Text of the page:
The first version, the Polaris A-1, had a range of 1000 nautical miles (1853 km) and a single Mk 1 re-entry vehicle, carrying a single W-47-Y1 600 kt nuclear warhead, with an inertial guidance system which provided a Circular error probable (CEP) of 1800 meters (6000 ft). The two-stage solid propellant missile had a length of 28.5 ft (8.69 m), a body diameter of 54 in (1.37 m), and a launch weight of 28,800 lbs (13,090 kg).
The USS George Washington was the first fleet ballistic missile submarine (SSBN in U.S. naval terminology) and she and all of the other Polaris submarines carried 16 missiles. Forty more SSBNs were launched in 1960 to 1966.
Work on its W47 nuclear warhead began in 1957 at the facility that is now called the Lawrence Livermore National Laboratory by a team headed by Edward Teller and Harold Brown. The Navy accepted delivery of the first 16 warheads in July 1960. On May 6, 1962, a Polaris A-2 missile with a live W47 warhead was tested in Operation Dominic in the central Pacific Ocean, the only American test of a live strategic nuclear missile.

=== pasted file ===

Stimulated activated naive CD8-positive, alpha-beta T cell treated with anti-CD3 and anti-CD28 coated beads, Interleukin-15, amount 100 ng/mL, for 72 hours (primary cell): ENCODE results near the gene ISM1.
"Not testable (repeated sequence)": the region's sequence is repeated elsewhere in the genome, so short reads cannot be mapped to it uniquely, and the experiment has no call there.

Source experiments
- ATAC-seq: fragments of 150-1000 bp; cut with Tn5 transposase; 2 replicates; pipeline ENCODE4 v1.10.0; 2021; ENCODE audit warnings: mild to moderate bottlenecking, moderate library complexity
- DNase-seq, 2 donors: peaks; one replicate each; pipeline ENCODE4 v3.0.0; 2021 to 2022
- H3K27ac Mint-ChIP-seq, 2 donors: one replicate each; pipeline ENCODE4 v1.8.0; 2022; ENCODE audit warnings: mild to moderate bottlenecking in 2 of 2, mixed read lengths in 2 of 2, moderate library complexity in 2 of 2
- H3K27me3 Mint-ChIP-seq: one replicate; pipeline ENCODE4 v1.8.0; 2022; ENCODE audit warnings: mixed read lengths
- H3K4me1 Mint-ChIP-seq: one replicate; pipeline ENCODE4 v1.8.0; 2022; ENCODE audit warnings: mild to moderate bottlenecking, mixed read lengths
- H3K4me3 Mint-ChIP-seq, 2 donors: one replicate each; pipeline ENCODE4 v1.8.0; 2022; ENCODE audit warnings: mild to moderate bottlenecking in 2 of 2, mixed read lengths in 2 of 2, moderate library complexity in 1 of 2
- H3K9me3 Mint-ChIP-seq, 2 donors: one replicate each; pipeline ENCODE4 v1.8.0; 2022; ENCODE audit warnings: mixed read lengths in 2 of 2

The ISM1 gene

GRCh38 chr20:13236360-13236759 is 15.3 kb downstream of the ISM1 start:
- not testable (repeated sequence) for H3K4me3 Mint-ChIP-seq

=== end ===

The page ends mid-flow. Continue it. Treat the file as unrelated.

The two stages were both steered by thrust vectoring. Inertial navigation guided the missile to about a 900 m (3,000 foot) CEP, insufficient for use against hardened targets. They were mostly useful for attacking dispersed military surface targets (airfields or radar sites), clearing a pathway for heavy bombers, although in the general public perception Polaris was a strategic second-strike retaliatory weapon.
Read more about this topic: UGM-27 Polaris
Famous quotes containing the word polaris:
“Where is the unexplored land but in our own untried enterprises? To an adventurous spirit any placeLondon, New York, Worcester, or his own yardis unexplored land, to seek which Frémont and Kane travel so far. To a sluggish and defeated spirit even the Great Basin and the Polaris are trivial places.”
—Henry David Thoreau (18171862)